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Varian Wrynn:Blood of Our Fathers

by E. Daniel Arey

"My apologies, Highness." The baron bowed. "We were merely having a lively debate with Theramore's esteemed leader."

Varian walked up to the baron and only stopped once he was well within the noble's personal space. Nose to nose, the king spoke quietly, but his growl came through loud and clear.

"While you were a whelp in your family's fetid den, I was leading Stormwind's armies to triumph." Varian's eyes flashed across the room to the others, daring any face to challenge him. "I have led us across the sea, to the cold climes of Northrend, to the unholy depths of the Undercity—victory after victory, and yet many of you still doubt."

The dignitaries shuffled uncomfortably, but no one dared breathe a word. Jaina was beside herself with internal anger. So much for keeping the king's fangs at bay.

Varian looked across the faces. "So why did you come here today? To waste my time? To demand I hear your petty complaints about my efforts to protect this world? To protect you?!"


The fire of the Ghost Wolf burned in his eyes now, an ember-hot glow that stood fearless in the night, holding back the shadows.

"Or did you come to see Lo'Gosh yourself? To behold up close the one who wages war with a relish equal to his enemies?!"

Many people began to carefully exit, but Varian wasn't finished.

"Some say I am no better than those we fight! That I am the monster. Well, if so, then I am the monster you need! I am the one ferocious enough to strike fear in the very heart of darkness! The one who has the courage to do whatever it takes to protect humanity from the abyss!"

As Varian ended his diatribe, he looked around and caught the familiar face of Anduin staring back at him from the rear of the throne room. His son had arrived sometime during the king's rant. By the horrified look on the young prince's face, it was clear that nothing had changed since they last had parted on such bad terms.

Anduin's eyes were filled with both fear and bewilderment, and Varian's heart sank. Have I become such a stranger to my own son? He tried to soften his face, but the king could feel the heat of his rage still burning on the skin. Anduin slowly backed away, then turned and fled the room. As Varian watched him go, his anger drained like water from a broken dam, leaving only emptiness behind. Varian sat down on his throne and motioned wearily for everyone to leave.

The stunned audience slowly filed out, filled with fear both of the future and of the leader of mankind. Only Jaina and the archbishop remained, eyeing Varian warily. Unconsciously the king reached into his tunic and touched the silver trinket in a pocket, its cool metal surface soothing the fevered purpose still boiling in his blood. Varian knew that no one understood what he must do, what he must be. No one understood him, and no one ever would.

* * *

Varian paced the floor back and forth like a caged animal as Jaina and Benedictus watched. He turned the silver locket over and over in his hands, its bright chain lashing about with the same fury that consumed the king. Jaina and Benedictus stood helplessly nearby, trying to find a calm harbor in the storm.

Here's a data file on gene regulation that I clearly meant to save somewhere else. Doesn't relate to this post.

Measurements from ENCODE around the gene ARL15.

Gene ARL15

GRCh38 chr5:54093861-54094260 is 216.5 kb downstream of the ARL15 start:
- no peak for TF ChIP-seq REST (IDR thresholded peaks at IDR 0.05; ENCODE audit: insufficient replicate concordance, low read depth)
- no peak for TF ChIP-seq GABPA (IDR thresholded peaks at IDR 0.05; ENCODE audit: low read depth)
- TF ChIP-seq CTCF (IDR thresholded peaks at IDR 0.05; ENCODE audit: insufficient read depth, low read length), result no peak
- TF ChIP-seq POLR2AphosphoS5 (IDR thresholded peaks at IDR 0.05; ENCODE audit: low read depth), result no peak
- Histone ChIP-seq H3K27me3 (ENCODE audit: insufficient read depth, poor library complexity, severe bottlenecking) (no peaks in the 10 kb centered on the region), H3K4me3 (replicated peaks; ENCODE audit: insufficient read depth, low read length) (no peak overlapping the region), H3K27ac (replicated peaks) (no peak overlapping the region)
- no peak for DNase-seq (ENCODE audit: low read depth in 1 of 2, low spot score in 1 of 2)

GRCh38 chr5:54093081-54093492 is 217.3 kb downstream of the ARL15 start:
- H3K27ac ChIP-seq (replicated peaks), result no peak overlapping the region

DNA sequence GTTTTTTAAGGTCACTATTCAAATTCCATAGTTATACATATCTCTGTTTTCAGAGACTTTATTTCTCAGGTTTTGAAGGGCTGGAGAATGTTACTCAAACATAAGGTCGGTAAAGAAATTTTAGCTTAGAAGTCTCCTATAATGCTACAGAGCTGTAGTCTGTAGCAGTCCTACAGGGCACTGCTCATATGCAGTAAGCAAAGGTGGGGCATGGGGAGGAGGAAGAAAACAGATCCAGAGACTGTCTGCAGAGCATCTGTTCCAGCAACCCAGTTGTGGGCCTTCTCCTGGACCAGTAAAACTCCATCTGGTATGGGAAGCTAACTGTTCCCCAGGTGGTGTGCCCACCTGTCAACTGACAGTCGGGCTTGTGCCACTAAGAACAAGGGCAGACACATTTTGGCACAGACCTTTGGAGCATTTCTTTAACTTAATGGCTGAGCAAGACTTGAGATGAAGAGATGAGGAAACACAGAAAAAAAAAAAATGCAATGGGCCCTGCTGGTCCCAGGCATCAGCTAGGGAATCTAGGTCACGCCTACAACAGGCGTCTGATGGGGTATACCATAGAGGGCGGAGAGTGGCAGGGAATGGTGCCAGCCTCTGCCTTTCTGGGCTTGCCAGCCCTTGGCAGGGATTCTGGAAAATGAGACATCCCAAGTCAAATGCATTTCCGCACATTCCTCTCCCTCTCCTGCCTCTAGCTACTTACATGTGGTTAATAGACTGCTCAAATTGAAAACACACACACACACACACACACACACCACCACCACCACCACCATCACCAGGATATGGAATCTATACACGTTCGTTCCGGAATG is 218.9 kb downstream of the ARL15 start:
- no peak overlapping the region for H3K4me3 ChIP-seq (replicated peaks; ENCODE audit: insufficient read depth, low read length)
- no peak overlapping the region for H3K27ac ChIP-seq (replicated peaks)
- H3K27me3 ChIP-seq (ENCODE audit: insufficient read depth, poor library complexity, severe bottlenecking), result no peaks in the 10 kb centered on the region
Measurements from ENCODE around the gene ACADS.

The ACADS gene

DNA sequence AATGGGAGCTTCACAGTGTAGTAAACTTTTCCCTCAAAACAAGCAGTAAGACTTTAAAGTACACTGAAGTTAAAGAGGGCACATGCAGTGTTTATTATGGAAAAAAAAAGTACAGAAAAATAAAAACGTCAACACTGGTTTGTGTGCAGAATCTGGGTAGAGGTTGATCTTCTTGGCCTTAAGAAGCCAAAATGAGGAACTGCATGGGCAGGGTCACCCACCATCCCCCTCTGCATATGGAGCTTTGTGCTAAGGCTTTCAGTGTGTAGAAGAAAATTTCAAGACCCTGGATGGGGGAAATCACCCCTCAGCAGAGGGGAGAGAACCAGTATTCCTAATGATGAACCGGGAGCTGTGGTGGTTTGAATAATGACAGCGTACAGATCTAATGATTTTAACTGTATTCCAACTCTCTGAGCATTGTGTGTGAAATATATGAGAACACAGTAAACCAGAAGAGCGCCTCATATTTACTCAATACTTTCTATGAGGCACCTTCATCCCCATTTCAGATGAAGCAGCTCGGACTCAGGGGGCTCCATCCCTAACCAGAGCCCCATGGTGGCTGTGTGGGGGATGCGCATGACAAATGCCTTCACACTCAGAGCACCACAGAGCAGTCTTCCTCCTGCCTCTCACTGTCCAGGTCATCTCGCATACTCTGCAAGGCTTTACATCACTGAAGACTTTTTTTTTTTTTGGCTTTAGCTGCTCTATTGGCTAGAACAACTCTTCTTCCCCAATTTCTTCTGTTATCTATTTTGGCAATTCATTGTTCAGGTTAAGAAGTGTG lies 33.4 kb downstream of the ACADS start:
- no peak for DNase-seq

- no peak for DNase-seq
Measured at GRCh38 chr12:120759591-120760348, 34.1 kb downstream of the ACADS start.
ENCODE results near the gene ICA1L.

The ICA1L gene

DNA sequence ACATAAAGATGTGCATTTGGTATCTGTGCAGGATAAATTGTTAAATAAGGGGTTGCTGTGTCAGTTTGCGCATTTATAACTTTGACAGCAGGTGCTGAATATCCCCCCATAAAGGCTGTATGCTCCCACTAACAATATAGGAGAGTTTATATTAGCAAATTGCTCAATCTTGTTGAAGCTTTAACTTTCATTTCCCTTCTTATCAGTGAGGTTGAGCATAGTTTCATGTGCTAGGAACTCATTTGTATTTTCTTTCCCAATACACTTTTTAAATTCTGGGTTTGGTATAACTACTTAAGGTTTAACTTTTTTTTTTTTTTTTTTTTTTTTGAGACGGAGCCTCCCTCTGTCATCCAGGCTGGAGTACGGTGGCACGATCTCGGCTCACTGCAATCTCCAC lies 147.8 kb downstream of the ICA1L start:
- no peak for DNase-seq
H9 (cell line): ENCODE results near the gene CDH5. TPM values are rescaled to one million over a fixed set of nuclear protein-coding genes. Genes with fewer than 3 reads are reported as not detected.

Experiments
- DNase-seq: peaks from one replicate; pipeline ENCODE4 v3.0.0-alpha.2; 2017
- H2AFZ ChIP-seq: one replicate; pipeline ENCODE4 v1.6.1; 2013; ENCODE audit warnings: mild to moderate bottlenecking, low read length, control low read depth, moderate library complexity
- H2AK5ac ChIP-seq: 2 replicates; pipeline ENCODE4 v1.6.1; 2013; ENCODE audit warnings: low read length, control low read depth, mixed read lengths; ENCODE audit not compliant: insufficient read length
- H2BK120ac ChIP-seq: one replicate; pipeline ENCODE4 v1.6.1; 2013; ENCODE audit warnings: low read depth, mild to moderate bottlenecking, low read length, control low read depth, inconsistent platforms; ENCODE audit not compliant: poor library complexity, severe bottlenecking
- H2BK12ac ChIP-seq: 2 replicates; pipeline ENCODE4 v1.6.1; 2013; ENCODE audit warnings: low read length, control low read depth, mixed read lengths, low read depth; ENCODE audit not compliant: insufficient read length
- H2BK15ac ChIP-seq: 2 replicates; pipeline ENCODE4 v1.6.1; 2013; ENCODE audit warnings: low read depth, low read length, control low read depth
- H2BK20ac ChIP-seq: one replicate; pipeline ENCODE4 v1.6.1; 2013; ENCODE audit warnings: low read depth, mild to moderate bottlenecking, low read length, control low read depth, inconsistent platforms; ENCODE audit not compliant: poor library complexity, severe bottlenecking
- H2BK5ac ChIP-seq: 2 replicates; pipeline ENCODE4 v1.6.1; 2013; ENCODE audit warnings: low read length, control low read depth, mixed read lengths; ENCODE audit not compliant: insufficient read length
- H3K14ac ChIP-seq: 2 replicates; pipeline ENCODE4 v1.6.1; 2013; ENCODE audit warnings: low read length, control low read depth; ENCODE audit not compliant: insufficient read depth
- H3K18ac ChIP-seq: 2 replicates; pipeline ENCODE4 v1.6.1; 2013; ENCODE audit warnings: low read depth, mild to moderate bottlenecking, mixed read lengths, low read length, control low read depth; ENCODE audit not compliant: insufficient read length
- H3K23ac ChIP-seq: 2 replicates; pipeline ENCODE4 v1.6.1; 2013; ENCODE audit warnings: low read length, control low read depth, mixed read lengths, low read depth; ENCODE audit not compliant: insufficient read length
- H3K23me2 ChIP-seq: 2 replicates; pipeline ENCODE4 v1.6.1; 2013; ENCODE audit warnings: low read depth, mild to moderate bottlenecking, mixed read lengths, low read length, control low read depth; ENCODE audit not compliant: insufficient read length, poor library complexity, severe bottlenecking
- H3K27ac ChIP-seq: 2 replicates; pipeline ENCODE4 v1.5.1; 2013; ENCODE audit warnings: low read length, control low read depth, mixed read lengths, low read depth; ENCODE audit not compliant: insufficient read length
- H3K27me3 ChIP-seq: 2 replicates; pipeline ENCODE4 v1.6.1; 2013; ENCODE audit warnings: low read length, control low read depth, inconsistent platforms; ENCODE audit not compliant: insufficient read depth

"The prince will understand someday, Highness," Benedictus offered. "He has an enlightened soul." The archbishop looked to Jaina for support, but before she could say anything, Varian scoffed.

"I should never have let him leave. Anduin's duty lies here with his own people, not with the draenei."

"But he is still young," Jaina said. "Anduin is still looking for his place in the circle. He's on a quest to find out who he really is."

Varian stopped pacing and glared at her. "Who he is, Jaina, is the heir to the throne of Stormwind, and very nearly a man! At his age, I had already mastered the sword and was ready to meet Alliance enemies in battle!"

Jaina flinched at his anger. "Is the only measure of a man how early he kills, Varian?" She tried to return his fierce gaze with one of her own. "Can't you see that Anduin has chosen a different path?"

Varian paused at this, thinking. "I have… come to terms with Anduin's choices, but I fear he still lacks the strength needed to rule. These are perilous times, as you yourself have noted, Archbishop."

"It is true the world teeters on the brink." The archbishop tried to fashion the words carefully with his hands. "But the Light shows a different path for each of us, to whatever end is in store."

"No more sermons, Benedictus! The real world is not so forgiving as your church. Being king is dangerous work; one misstep and people die!"

Benedictus stepped forward and put his hand on the king's shoulder. "On Remembrance Day, more than any other, I know you hold yourself responsible for many things, especially what we've lost…" He continued carefully. "What you have lost."

The king reached for his silver locket, lost in a jumble of thoughts and worries. "If Anduin is not ready, if he is weak in any way, it will lead to…" Varian stopped cold and tried to shake off the thought.

Jaina jumped in to dispel the dread. "Anduin has a different strength to give this world, Varian. He chose the priesthood for a reason. He is a healer, and he is attuned to the Light."

Varian nodded. "What you say is true, Jaina. Anduin has never been… like me." With a sigh, Varian sat down hard on the throne again.

"As you said earlier, my king," Benedictus began, "times have changed, and it is clear we must change with them. The age when hearts like Lothar's were the only way to survive may be drawing to a close. The world seems to yearn for someone new."